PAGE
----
If you are experiencing blurred vision, chances are that it is due to a refractive error. Refractive errors can affect our eyes in many different ways, impacting our ability to see at various distances, influencing our night vision, and more.
But what exactly is a refractive error? And how do we treat them? All of your questions will soon be covered in this brief article.
How Do Our Eyes Work?
To begin, we need to first understand refraction and how our eyes work. Refraction is the bending of light as it passes through one object to another.
Simply put, vision occurs when light rays enter our eye through the cornea and is refracted through the pupil (the opening in the center of the iris). From there, it enters into the eye.
Once in the eye, the light rays pass through the eye’s crystalline lens. The lens is what focuses the light onto the retina. The retina is responsible for sending messages to the brain via the optic nerve, which in turn creates the images we see.
The process is much like how a camera works. The lens shortens and lengthens its width in order to focus properly, while the film (retina) captures all of the light rays and creates an image.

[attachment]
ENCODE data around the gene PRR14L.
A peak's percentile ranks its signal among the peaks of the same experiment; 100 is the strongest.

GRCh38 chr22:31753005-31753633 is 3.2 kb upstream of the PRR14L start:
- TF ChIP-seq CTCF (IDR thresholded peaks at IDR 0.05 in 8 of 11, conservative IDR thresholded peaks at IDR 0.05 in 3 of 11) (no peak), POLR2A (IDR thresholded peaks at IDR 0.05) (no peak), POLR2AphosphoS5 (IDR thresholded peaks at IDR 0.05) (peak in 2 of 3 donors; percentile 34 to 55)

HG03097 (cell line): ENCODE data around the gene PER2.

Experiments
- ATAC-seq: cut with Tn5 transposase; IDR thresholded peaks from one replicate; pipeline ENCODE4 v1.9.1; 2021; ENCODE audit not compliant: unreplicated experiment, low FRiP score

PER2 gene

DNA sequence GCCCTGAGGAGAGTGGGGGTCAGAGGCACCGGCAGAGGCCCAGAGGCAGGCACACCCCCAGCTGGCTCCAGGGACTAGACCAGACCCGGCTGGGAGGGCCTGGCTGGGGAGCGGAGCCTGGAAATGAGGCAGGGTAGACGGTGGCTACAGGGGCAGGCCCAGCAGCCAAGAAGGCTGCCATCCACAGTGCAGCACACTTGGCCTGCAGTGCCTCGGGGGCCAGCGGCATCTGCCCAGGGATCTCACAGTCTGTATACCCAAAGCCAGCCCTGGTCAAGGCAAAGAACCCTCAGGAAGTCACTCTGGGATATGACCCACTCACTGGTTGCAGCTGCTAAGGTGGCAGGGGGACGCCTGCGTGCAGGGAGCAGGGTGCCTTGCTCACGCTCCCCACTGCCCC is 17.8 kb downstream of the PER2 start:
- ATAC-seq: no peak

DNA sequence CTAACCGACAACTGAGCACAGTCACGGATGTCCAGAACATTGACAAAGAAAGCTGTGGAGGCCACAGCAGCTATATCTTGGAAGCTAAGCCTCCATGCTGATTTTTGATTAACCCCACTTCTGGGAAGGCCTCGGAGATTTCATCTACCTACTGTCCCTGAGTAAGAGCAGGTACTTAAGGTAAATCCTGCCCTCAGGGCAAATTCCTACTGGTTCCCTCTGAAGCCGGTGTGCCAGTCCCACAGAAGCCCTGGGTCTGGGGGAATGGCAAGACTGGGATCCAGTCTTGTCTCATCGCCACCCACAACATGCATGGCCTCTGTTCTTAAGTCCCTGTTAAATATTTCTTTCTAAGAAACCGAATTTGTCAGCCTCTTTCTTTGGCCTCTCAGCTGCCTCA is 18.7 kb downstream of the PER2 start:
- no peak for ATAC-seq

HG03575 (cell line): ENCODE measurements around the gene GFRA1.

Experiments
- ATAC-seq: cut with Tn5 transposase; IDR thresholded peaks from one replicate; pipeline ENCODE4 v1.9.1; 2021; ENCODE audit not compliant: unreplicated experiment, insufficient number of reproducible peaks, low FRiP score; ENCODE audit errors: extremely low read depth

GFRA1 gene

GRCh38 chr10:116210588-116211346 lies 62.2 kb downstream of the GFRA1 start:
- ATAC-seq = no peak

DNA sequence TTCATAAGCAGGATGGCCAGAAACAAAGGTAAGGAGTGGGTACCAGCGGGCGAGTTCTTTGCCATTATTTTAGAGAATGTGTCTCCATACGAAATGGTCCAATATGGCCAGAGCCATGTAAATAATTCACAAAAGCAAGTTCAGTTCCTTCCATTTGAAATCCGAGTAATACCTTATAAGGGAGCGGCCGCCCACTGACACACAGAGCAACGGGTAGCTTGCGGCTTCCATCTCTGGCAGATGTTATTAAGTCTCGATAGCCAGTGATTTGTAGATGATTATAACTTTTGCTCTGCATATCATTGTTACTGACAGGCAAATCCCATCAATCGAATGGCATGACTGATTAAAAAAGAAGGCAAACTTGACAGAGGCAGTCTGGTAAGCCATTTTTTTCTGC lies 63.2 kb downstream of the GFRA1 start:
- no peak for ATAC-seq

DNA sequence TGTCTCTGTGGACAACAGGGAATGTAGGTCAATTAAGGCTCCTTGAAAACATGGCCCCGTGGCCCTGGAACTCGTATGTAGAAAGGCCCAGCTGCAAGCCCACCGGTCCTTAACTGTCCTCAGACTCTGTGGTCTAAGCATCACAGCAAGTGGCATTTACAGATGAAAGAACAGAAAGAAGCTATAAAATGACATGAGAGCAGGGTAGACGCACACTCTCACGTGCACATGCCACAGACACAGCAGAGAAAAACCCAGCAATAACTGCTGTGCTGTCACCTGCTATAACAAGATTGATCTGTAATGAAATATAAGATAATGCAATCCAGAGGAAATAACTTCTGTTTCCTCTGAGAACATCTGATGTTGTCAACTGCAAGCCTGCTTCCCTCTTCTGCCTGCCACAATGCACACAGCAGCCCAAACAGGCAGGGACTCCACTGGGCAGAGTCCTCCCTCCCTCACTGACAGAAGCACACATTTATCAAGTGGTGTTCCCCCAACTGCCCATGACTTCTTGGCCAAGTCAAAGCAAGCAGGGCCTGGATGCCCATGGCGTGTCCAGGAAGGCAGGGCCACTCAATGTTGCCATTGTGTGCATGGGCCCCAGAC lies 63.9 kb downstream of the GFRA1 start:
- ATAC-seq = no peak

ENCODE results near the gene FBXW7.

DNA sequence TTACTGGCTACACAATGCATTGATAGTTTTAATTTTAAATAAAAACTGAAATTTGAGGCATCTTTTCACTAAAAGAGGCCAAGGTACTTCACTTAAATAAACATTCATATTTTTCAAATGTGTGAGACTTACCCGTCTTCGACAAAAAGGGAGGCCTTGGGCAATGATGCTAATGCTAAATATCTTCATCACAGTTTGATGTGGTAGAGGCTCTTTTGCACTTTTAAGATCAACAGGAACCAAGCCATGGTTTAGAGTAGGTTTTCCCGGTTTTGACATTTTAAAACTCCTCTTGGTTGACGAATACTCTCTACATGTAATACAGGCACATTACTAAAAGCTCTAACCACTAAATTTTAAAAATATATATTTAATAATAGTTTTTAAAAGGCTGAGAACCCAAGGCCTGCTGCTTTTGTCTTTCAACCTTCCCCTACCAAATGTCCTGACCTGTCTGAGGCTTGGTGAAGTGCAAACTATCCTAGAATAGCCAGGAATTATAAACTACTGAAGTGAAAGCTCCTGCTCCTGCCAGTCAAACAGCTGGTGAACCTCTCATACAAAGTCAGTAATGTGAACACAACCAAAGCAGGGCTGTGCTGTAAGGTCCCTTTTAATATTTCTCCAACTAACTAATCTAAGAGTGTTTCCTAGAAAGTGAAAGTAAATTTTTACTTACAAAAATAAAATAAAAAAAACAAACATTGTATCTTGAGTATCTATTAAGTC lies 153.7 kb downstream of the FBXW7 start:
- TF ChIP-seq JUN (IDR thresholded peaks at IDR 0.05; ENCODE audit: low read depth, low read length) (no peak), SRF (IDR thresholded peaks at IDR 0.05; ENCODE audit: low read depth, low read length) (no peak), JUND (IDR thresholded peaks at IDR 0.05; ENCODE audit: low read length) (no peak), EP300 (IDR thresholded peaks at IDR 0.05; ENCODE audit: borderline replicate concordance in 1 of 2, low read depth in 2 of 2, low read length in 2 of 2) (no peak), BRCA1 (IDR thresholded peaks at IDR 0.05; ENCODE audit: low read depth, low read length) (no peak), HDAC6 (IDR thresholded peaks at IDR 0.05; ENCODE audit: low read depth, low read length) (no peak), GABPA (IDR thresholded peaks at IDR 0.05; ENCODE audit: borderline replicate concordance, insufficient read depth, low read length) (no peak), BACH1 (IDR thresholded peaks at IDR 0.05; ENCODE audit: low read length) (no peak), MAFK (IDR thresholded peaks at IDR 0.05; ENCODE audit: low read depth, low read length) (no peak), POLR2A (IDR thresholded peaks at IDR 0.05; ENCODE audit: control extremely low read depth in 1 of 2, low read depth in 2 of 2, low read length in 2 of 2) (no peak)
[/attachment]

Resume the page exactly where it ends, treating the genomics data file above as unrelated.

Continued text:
Now that we have established what refraction is and how the eye works, we can better understand refractive errors.
Refractive errors occur when the shape of the eye prevents light from focusing directly on the retina. This can be due to a number of different factors such as the length of the eyeball, changes in the cornea shape, or an aging lens.
Who Can be Affected?
Refractive errors can affect people of all ages, both children and adults. One type of progressive refractive error, presbyopia, is caused by age and other factors.
Treating Refractive Errors
Multiple treatment options exist for refractive errors. The patient has a choice between eyeglasses, contact lenses, or surgery.
No treatment method is in any way better than the other. The method of treatment is dependent on the patient, their needs, and their preferences.
Eyeglasses are the most common form of treatment for refractive errors. They are the simplest and safest way to correct your eyesight.
Your Optometrist will be able to prescribe you with appropriate corrective lenses unique to your condition.
Much like eyeglasses, contact lenses act as the first surface incoming light rays hit before entering your eye. The lenses work to cause a more precise refraction or focus depending on the prescription.
Some people prefer contact lenses to eyeglasses because they do not require you to wear frames. Also, some claim they have a wider field of vision, greater comfort, and clearer vision with contact lenses.
Refractive surgery, or more commonly known as laser eye surgery, works by changing the shape of the cornea permanently. By doing so, you eye regains its focusing power, allowing you to once again see clearly.
Many different refractive surgeries exist. As such, it is important to consult your Optometrist to determine which surgery best suits your needs, or if surgery is even an option for you.